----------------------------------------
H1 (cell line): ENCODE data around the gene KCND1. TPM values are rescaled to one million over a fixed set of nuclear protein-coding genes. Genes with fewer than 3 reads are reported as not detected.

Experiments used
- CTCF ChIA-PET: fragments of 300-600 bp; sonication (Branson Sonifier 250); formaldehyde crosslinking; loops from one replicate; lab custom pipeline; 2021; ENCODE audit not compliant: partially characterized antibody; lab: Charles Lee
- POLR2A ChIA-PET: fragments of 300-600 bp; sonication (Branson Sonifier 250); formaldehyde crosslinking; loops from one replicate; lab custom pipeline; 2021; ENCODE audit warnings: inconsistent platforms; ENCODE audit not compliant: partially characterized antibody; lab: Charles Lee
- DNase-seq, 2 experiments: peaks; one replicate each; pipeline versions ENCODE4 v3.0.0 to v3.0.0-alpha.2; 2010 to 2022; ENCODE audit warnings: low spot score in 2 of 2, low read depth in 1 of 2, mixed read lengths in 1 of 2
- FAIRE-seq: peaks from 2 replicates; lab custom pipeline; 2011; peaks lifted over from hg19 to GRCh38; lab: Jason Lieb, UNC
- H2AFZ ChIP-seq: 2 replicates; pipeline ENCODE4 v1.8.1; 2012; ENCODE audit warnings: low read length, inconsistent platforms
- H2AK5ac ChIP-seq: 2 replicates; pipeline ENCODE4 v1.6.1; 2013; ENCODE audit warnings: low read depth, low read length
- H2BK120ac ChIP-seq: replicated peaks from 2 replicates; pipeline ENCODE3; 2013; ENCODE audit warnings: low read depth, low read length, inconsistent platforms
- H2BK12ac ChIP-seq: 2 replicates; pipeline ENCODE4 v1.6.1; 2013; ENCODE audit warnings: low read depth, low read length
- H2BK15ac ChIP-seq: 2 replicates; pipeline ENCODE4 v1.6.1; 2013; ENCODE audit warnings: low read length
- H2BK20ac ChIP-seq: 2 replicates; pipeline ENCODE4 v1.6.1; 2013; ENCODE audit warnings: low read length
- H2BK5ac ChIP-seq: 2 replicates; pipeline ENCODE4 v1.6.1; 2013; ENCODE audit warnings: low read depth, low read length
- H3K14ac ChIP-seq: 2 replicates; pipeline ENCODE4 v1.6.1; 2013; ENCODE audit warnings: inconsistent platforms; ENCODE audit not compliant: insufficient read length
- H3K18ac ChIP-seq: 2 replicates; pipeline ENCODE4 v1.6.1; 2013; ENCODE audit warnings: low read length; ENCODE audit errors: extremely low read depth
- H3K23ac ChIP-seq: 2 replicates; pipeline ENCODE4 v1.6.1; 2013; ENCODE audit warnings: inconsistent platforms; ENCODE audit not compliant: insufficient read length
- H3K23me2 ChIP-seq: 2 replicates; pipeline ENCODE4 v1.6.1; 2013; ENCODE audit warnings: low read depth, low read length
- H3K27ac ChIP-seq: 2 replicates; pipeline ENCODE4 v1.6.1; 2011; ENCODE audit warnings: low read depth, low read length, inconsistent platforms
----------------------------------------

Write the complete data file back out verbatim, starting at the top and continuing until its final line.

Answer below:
H1 (cell line): ENCODE data around the gene KCND1. TPM values are rescaled to one million over a fixed set of nuclear protein-coding genes. Genes with fewer than 3 reads are reported as not detected.

Experiments used
- CTCF ChIA-PET: fragments of 300-600 bp; sonication (Branson Sonifier 250); formaldehyde crosslinking; loops from one replicate; lab custom pipeline; 2021; ENCODE audit not compliant: partially characterized antibody; lab: Charles Lee
- POLR2A ChIA-PET: fragments of 300-600 bp; sonication (Branson Sonifier 250); formaldehyde crosslinking; loops from one replicate; lab custom pipeline; 2021; ENCODE audit warnings: inconsistent platforms; ENCODE audit not compliant: partially characterized antibody; lab: Charles Lee
- DNase-seq, 2 experiments: peaks; one replicate each; pipeline versions ENCODE4 v3.0.0 to v3.0.0-alpha.2; 2010 to 2022; ENCODE audit warnings: low spot score in 2 of 2, low read depth in 1 of 2, mixed read lengths in 1 of 2
- FAIRE-seq: peaks from 2 replicates; lab custom pipeline; 2011; peaks lifted over from hg19 to GRCh38; lab: Jason Lieb, UNC
- H2AFZ ChIP-seq: 2 replicates; pipeline ENCODE4 v1.8.1; 2012; ENCODE audit warnings: low read length, inconsistent platforms
- H2AK5ac ChIP-seq: 2 replicates; pipeline ENCODE4 v1.6.1; 2013; ENCODE audit warnings: low read depth, low read length
- H2BK120ac ChIP-seq: replicated peaks from 2 replicates; pipeline ENCODE3; 2013; ENCODE audit warnings: low read depth, low read length, inconsistent platforms
- H2BK12ac ChIP-seq: 2 replicates; pipeline ENCODE4 v1.6.1; 2013; ENCODE audit warnings: low read depth, low read length
- H2BK15ac ChIP-seq: 2 replicates; pipeline ENCODE4 v1.6.1; 2013; ENCODE audit warnings: low read length
- H2BK20ac ChIP-seq: 2 replicates; pipeline ENCODE4 v1.6.1; 2013; ENCODE audit warnings: low read length
- H2BK5ac ChIP-seq: 2 replicates; pipeline ENCODE4 v1.6.1; 2013; ENCODE audit warnings: low read depth, low read length
- H3K14ac ChIP-seq: 2 replicates; pipeline ENCODE4 v1.6.1; 2013; ENCODE audit warnings: inconsistent platforms; ENCODE audit not compliant: insufficient read length
- H3K18ac ChIP-seq: 2 replicates; pipeline ENCODE4 v1.6.1; 2013; ENCODE audit warnings: low read length; ENCODE audit errors: extremely low read depth
- H3K23ac ChIP-seq: 2 replicates; pipeline ENCODE4 v1.6.1; 2013; ENCODE audit warnings: inconsistent platforms; ENCODE audit not compliant: insufficient read length
- H3K23me2 ChIP-seq: 2 replicates; pipeline ENCODE4 v1.6.1; 2013; ENCODE audit warnings: low read depth, low read length
- H3K27ac ChIP-seq: 2 replicates; pipeline ENCODE4 v1.6.1; 2011; ENCODE audit warnings: low read depth, low read length, inconsistent platforms